Concept 25.6: Evolution is not goal oriented Evolution is like tinkering—it is a process in which new forms arise by the slight modification of existing.
Summary of Events Fossil Record Fossils Most found in marine sedimentary rock Three requirements: 1) need hard parts, e.g., shell, bone, teeth,
Welcome to Class Write down the four eras (put them in the correct order)
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Mammalian/Primate Evolutionary History I. More Taxonomic Concepts II. Time Scale III. Early Primate Evolution (Paleocene through Oligocene) IV. Miocene.
Paleogeography of North America Images by: Dr. Ron Blakey Professor of Geology Northern Arizona University
Evolution of the Horse: From the Swamps to the Sweeps By Dr. Jenifer Nadeau Dept. of Animal Science College of Agriculture and Natural Resources, UConn.
Knight (1897) Gallup ® – June Knight (1897) For a creationist it is possible that the various species of zebra had a common ancestor but this.
1 WHEEEEE ! 2 What are we Doing Today? Whale fossil hunt Whale ankle comparisons Whale DNA comparisons WHALE EVOLUTION.
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Geologic Time and the Rock Record 8 th Grade Earth and Space Science Class Notes.
Cenozoic Life Age of Flowers & Mammals. Oceans Similar to Mesozoic… …with new predators.
Fossils The Law of Superposition Consistent with Darwinian model of origins… Most Primitive Most Complex What early scientist is responsible for these.
17-3 Evolution of Multicellular Life How multicellular life evolved from its earliest forms to its present day diversity.
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Phylogeny. A Shared History We’ve talked a lot about common ancestors We’ve seen evidence that species are related to each other Today we’ll examine how.
12.5 Radiation of Multicellular Life This time period is known as the Cambrian explosion. It led to a huge diversity of animal species. Jawless fish similar.
Geological Timescale How do we measure the Earths Age?
Copyright © by Holt, Rinehart and Winston. All rights reserved. ResourcesChapter menu Section 3 The Mesozoic and Cenozoic Eras Chapter 9 Objectives List.
Geological Time Scale. Division of Earth’s history into time units based largely on the types of life-forms that lived only during certain periods.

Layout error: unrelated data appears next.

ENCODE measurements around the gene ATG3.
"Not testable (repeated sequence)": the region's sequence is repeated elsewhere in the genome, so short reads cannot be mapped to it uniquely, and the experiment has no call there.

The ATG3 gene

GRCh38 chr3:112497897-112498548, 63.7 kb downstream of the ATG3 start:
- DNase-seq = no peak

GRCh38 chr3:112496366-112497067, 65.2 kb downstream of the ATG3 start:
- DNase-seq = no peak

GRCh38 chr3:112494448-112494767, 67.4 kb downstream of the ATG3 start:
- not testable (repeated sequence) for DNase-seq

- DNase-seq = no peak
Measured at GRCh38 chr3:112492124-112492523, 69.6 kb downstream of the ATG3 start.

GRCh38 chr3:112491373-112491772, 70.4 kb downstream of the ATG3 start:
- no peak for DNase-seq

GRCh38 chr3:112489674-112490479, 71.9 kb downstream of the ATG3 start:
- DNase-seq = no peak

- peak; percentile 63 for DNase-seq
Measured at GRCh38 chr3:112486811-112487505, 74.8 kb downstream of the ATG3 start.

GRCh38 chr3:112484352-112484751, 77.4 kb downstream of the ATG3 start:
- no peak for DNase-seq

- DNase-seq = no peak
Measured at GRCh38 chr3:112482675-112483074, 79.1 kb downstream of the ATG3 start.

A View of Earth’s Past Section 3 Section 3: The Mesozoic and Cenozoic Eras Preview Objectives The Mesozoic Era Mass Extinction The Cenozoic Era Maps in.
Evolution Choice 1Choice 2Choice 3Choice
Evidence of Evolution CH 7 SEC 2 GOAL/PURPOSE STUDENTS LEARNED THE THEORY OF EVOLUTION. NOW THEY WILL LEARN ABOUT THE EVIDENCE THAT’S SUPPORTS THE THEORY.
This period is about 5 times as long as the Paleozoic and Mesozoic combined, a very long time. Less is known about it than the younger time periods. The.
Fossils In this presentation you will: Investigate the extent to which fossils support the theory of evolution Examine the development of the horse through.
A View of Earth’s Past Section 3 Section 3: The Mesozoic and Cenozoic Eras Preview Key Ideas The Mesozoic Era Mass Extinction The Cenozoic Era Maps in.
No intermediate forms? This false claim reveals a fundamental misunderstanding of evolution. He doesn’t get it.
Taxonomy & Evolutionary History I. Taxonomic Concepts II. Taxonomic Principles III. Time Scale IV. Rate of Evolutionary Change.
Macroevolution: Processes of Vertebrate and Mammalian Evolution Chapter 5.
The Cladogram The cladogram is used to show evolutionary relationships between organisms, NOT ancestry. The human shares more DNA with the Chimpanzee than.
By Sebastian Farrugia A timeline helps us to understand when and how things happened over a period of time. A dinosaur timeline shows us how long ago.
Section 18.1,18.2 By: Christian Flores and Jordan
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1 Evolution. Darwin’s Finches Darwin collected 31 specimens from 3 islands in the Galápagos Islands –Darwin not an expert on birds –Took them back to.
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Unit 5: Formation of the Earth Objectives: E5.3B - Explain the process of radioactive decay and explain how radioactive elements are used to date the rocks.
History of life on earth. hadean archaeanproterozoicpaleozoicmesozoiccenozoic Millions of years ago.